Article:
Further to that point of order, Mr Speaker. This is the second day running that no Minister has come to this House-I have submitted an urgent question bid as well-to answer on the issue of the very worrying power cuts around the country, right across the United Kingdom. My concern is specifically for more rural communities such as mine in Cumbria and those in in Shropshire and Lancashire. I am very concerned. I spoke to residents just overnight. Places such as Torver, west of Lake Windermere, and the Cartmel peninsula have now been without electricity for four nights and may face a fifth night without power. What is clearly needed is support for Electricity North West engineers who are working really hard around the clock to solve this problem, so we need to bring in the Army, as has been mentioned. We also need to bring in generators so that no community is without energy for a fifth successive night. Can you give me guidance, Mr Speaker, as to how we can bring Ministers to this House to act on this most urgent issue?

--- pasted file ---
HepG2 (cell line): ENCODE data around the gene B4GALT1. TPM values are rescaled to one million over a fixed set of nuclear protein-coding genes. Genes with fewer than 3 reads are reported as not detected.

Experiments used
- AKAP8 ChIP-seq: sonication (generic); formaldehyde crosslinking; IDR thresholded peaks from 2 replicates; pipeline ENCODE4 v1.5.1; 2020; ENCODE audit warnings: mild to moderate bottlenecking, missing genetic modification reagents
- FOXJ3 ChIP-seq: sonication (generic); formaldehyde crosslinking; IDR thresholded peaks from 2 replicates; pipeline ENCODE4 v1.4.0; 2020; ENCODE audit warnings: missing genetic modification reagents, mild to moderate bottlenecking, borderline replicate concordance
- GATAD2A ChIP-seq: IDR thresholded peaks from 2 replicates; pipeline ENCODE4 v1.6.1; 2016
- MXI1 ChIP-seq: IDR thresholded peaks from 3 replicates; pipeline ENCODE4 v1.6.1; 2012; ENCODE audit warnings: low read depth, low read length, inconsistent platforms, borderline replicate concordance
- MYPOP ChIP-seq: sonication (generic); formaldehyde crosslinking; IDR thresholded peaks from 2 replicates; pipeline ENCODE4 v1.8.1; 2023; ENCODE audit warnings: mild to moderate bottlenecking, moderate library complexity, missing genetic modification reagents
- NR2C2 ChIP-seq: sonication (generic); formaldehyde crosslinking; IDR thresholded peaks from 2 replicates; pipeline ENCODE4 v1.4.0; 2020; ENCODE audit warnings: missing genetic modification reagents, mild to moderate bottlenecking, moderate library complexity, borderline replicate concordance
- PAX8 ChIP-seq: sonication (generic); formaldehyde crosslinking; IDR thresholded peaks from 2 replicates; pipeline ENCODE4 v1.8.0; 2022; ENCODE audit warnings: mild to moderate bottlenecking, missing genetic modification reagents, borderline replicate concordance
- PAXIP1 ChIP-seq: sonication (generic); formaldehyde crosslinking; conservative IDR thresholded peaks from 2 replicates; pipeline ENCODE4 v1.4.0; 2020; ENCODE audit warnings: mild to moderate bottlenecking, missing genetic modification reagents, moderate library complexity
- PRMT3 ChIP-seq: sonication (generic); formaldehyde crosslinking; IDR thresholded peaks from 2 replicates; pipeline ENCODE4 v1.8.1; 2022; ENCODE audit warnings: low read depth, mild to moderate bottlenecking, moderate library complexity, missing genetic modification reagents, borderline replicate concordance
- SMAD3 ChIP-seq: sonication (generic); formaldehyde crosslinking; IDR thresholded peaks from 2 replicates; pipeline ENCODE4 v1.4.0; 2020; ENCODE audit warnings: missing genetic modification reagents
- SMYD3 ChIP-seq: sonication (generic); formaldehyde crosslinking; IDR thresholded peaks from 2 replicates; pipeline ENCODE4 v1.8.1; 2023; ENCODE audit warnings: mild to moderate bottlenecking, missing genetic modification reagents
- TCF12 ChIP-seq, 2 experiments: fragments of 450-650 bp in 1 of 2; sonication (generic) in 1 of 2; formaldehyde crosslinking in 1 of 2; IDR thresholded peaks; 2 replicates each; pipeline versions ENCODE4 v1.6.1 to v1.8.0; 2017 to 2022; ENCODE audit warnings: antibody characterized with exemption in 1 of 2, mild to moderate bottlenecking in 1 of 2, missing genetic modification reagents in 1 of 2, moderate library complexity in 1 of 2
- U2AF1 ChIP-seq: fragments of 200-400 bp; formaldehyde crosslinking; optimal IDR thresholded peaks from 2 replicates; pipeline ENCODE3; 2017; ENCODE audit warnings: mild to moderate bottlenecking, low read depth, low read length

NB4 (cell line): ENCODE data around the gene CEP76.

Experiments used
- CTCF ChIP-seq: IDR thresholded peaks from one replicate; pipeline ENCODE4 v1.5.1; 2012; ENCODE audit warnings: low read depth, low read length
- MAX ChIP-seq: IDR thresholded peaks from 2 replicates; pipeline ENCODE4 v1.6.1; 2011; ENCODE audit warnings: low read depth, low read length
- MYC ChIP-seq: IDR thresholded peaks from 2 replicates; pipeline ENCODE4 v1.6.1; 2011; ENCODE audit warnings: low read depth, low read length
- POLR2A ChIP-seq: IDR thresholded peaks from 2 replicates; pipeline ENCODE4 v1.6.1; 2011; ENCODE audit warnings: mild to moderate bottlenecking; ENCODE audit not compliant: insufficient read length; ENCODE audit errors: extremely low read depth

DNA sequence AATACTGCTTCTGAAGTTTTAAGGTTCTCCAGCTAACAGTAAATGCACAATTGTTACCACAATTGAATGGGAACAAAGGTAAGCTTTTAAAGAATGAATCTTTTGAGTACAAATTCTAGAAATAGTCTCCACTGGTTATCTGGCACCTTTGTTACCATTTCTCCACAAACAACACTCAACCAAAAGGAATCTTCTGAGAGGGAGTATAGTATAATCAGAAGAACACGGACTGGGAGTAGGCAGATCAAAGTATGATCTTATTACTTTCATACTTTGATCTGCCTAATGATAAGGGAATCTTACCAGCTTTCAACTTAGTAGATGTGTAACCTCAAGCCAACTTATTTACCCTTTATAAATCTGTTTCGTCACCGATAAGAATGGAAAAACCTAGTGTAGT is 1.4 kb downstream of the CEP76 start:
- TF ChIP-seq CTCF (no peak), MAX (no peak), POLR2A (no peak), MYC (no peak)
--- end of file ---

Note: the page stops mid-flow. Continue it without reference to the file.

• Nov 29, 2021:
    • Leasehold Reform (Ground Rent) Bill [Lords] (Money) | Commons debates

      On a point of order, Mr Deputy Speaker. No Minister came to this House today to address the appalling situation for the 155,000 people across the United Kingdom who remain without electricity, following damage caused by Storm Arwen. Thousands of people in Cumbria-in Coniston, Haverthwaite, Torver, Hawkshead, Grayrigg, Shap, Alston, Troutbeck, Garsdale, parts of Windermere, parts of Kirkby Stephen and parts of the Cartmel peninsula-are now facing their fourth night without electricity.

      We need support tonight to help the hard work and increase the numbers of the engineers who are working around the clock to fix the connections. That may well involve bringing in the Army. We also need support for the amazing community volunteers who are helping vulnerable people and families who are cold, hungry and suffering in other ways. After four nights without power, most people become vulnerable. Could you advise me, Mr Deputy Speaker, how we can make representations to Ministers so that we can see immediate action tonight?

  • Nov 24, 2021:
  • Nov 23, 2021:
  • Nov 22, 2021:
    • Channel Crossings in Small Boats | Commons debates